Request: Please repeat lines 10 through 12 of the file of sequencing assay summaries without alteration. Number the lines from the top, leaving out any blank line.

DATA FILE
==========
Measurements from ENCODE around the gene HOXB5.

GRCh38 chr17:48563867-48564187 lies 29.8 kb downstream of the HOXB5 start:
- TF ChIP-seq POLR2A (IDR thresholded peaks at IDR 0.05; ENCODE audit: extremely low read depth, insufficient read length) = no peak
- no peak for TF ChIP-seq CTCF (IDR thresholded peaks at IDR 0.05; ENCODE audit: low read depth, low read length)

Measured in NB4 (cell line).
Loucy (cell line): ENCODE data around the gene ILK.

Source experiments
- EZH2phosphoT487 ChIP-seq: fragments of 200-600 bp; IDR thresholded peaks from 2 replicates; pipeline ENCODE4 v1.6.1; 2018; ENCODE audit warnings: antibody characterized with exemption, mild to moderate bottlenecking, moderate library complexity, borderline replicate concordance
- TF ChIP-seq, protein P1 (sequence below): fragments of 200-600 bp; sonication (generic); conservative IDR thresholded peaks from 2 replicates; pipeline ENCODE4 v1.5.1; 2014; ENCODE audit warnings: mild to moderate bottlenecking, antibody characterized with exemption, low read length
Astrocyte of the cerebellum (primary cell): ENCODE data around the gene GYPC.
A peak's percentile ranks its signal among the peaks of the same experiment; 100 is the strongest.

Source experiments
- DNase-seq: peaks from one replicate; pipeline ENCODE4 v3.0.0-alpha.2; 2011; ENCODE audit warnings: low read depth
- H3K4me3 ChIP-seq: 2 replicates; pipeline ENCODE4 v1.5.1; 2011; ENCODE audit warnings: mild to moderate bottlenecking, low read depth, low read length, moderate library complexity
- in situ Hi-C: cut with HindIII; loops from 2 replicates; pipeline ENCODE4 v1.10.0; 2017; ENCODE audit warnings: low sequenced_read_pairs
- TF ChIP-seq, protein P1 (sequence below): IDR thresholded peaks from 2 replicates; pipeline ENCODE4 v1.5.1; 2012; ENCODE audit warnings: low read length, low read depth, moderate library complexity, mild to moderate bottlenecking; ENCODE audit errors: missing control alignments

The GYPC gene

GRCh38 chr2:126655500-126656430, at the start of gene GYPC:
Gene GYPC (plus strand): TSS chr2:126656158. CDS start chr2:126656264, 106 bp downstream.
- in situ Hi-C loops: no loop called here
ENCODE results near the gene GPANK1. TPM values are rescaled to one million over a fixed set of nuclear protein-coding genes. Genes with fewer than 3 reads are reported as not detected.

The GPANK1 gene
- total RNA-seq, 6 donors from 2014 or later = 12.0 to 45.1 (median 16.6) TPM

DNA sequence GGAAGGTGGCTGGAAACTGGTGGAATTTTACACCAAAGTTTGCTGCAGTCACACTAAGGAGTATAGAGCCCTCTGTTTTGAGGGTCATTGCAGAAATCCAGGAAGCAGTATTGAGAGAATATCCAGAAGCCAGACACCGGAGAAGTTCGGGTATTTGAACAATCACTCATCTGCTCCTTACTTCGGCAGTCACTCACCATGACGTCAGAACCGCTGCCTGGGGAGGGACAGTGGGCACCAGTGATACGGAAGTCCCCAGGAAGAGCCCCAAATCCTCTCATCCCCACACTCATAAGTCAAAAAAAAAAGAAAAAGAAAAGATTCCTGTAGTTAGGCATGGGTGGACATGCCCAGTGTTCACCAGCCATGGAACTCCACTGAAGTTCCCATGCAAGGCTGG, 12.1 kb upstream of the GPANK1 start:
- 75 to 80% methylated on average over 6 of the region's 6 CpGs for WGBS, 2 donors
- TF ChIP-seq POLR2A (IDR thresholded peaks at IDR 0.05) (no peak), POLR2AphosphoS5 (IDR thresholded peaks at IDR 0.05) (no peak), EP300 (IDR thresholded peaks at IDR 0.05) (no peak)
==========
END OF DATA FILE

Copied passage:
Astrocyte of the cerebellum (primary cell): ENCODE data around the gene GYPC.
A peak's percentile ranks its signal among the peaks of the same experiment; 100 is the strongest.

Source experiments